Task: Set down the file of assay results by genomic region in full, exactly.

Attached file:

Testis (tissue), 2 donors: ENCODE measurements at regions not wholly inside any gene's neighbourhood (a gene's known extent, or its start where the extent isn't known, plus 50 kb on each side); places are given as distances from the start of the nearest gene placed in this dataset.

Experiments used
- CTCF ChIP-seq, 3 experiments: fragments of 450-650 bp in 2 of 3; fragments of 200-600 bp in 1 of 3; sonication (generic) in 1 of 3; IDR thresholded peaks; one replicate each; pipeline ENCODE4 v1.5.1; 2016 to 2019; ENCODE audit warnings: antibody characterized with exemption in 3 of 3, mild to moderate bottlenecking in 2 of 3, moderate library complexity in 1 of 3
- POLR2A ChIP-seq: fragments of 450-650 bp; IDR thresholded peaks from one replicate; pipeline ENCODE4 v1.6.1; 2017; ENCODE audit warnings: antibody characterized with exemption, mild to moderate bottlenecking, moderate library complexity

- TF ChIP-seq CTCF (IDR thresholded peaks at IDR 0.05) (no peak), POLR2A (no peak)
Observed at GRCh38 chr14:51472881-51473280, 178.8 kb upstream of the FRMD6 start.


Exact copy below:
Testis (tissue), 2 donors: ENCODE measurements at regions not wholly inside any gene's neighbourhood (a gene's known extent, or its start where the extent isn't known, plus 50 kb on each side); places are given as distances from the start of the nearest gene placed in this dataset.

Experiments used
- CTCF ChIP-seq, 3 experiments: fragments of 450-650 bp in 2 of 3; fragments of 200-600 bp in 1 of 3; sonication (generic) in 1 of 3; IDR thresholded peaks; one replicate each; pipeline ENCODE4 v1.5.1; 2016 to 2019; ENCODE audit warnings: antibody characterized with exemption in 3 of 3, mild to moderate bottlenecking in 2 of 3, moderate library complexity in 1 of 3
- POLR2A ChIP-seq: fragments of 450-650 bp; IDR thresholded peaks from one replicate; pipeline ENCODE4 v1.6.1; 2017; ENCODE audit warnings: antibody characterized with exemption, mild to moderate bottlenecking, moderate library complexity

- TF ChIP-seq CTCF (IDR thresholded peaks at IDR 0.05) (no peak), POLR2A (no peak)
Observed at GRCh38 chr14:51472881-51473280, 178.8 kb upstream of the FRMD6 start.